by _comunica2punto0

#marketing 8 Tips for Keeping Team Meetings on Track

In Marketing on 1 junio, 2017 at 14:36

This year, there are 260 workdays, which equals 2,080 working hours. You and I both will spend 35-50 percent of that time in meetings—roughly between 728 and 1,040 hours this year in meetings. That’s a lot of time!

As a leader, you don’t want your time, or your employee’s to be wasted. Here are eight ways I have found and implemented to help keep meetings on track.

  1. Prepare your meeting and agenda in advance.

If you want your attendees to be prepared, you need to help them prepare by planning the meeting early and sending out an agenda ahead of time.

Teem, a meeting room scheduling and booking platform, has found that 23 percent of all meetings tracked are scheduled last minute, but also that most organizations believe planning meetings in advance is more beneficial. Another interesting statistic is that nearly 63 percent of meetings are led without a predetermined agenda. That could be why so many people feel like most meetings they attend are disorganized and decisions never get made.

To keep meetings clear, productive and successful, it’s important to plan the meeting early and create a pre-planned, documented agenda. This agenda should outline what’s being discussed, who’s leading certain discussions, where the meeting is being held and who’s attending. Send your agenda out to those invited to the meeting at minimum a few hours or a couple of days in advance so employees can prepare themselves beforehand.

  1. Keep on schedule with agenda items.

Respect everyone’s time. This includes those at the meeting and those who are scheduled to have the conference room after your meeting is over. You created and sent out a detailed agenda for a reason, so know it and use it to keep attendees focused and so the meeting will start and end on time.

  1. Make sure the meeting is necessary.

Before sending out a meeting invite, make sure a 30-minute meeting is absolutely necessary. Holding unnecessary meetings reflects poor management. Ask yourself these questions to determine if you should hold a meeting or just send out an email:

  • What’s the purpose of the meeting?
  • Have I considered every aspect involved?
  • Do I need outside input?
  • Is a face-to-face meeting really necessary?
  • What would happen if a meeting wasn’t held?
  1. Review attendee list.

You’ve determined a face-to-face meeting is necessary. Now it’s time to double-check your list of attendees. If you’ve ever attended a meeting, didn’t say anything and walked out wondering why you just sat in there for 30 minutes, then you know first-hand how frustrating it can be to attend a meeting you didn’t need to attend.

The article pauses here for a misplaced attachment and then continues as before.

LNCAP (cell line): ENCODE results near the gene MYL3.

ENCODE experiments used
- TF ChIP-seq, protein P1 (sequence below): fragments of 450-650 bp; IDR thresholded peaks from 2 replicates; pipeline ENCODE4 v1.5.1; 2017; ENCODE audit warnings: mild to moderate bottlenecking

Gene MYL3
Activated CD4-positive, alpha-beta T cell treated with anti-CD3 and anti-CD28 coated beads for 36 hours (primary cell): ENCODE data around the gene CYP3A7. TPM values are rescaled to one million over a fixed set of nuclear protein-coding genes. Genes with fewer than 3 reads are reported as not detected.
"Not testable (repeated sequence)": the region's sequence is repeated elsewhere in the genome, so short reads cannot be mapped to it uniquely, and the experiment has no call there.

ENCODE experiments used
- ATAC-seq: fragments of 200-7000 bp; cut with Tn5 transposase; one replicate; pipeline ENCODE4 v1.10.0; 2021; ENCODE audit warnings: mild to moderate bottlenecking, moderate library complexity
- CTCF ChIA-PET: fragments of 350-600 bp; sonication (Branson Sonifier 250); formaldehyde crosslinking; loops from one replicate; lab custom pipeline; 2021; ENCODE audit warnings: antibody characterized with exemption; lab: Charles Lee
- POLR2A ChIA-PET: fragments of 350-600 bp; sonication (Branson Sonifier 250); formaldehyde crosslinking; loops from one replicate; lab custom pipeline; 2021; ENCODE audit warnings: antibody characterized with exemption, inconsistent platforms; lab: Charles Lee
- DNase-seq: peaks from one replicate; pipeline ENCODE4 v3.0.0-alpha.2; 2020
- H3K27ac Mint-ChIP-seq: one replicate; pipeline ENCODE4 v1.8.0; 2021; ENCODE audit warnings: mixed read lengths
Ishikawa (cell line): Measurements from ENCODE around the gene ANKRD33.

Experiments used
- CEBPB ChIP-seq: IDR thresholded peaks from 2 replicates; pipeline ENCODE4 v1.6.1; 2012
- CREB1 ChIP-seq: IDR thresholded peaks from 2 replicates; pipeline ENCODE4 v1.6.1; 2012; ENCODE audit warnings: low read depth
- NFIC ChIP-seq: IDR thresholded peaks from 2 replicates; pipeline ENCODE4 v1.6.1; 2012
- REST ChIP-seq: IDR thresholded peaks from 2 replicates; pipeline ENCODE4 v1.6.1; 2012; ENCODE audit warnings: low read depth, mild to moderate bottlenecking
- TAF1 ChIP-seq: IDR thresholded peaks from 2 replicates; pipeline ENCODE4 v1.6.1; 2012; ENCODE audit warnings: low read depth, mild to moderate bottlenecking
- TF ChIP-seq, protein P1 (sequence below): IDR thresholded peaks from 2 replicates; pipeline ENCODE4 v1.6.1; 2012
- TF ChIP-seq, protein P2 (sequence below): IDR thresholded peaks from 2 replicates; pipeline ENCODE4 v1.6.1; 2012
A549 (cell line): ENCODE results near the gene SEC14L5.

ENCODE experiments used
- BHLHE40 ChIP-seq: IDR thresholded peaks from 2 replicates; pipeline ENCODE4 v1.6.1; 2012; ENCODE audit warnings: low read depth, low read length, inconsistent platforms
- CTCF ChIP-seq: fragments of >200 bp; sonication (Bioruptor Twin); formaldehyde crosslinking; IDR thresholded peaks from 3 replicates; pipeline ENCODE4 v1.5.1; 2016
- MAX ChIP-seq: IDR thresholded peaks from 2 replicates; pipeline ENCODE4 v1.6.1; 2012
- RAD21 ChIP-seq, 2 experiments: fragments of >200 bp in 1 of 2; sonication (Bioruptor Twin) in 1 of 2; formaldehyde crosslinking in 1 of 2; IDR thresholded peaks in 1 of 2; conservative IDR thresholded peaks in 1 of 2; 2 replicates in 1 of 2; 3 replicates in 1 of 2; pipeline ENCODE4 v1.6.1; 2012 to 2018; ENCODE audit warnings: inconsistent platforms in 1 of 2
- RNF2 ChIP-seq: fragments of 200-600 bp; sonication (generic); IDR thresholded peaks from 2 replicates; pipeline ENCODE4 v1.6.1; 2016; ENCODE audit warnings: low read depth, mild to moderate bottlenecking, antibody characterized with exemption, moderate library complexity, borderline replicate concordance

When it comes to inviting the right people, the right people are those who will have direct input to help make decisions during the meeting. If certain people on your current list don’t fall into that category, don’t invite them. But you can still keep them informed by emailing them a memo of what was discussed after the meeting.

  1. Assign tasks to attendees beforehand.

All meetings involve three basic things: discussing problems, providing solutions and assigning action items.

Before a meeting, as you’re coming up with the agenda, designate someone to be the meeting’s note taker, i.e. keep track of questions, answers, people given tasks, etc. Other tasks include presenting reports, sharing new ideas and highlighting team wins from the week.

Another thing to consider is the pre-wiring approach. This involves the meeting coordinator talking one-on-one with people before the meeting about decisions that need to be made to help increase of the chance of successfully coming to a decision.

  1. Don’t let people barge in.

An easy way for meetings to get off track is letting people not invited come in and interrupt the meeting. The best way to keep these people away is not holding your meeting in an open environment. Schedule your meeting in a distraction-free zone. Choose a room with a door, minimal windows and preferably one with noise-cancelling walls.

  1. Keep good notes.

Notes can be tricky. You want to keep things simple and succinct, but at the same time you don’t want to forget anything important. If you want to be a successful note taker, whether you’re the designated one for this meeting or doing it for your own personal gain, keep these four things in mind:

  • Choose the right note-taking technique.
  • Prepare beforehand, i.e. review the meeting agenda.
  • Pay attention and record only what’s essential.
  • Review your notes at the end and make any clarifications.
  1. Make a list of follow-up items and points not covered in the meeting.

Once the meeting is over, look over the agenda and meeting notes to figure out what was accomplished and what wasn’t covered. Write down any needed follow-up items and points that weren’t conversed. Doing this allows you to more easily create an agenda for the follow-up meeting.

via Business Articles | Business 2 Community



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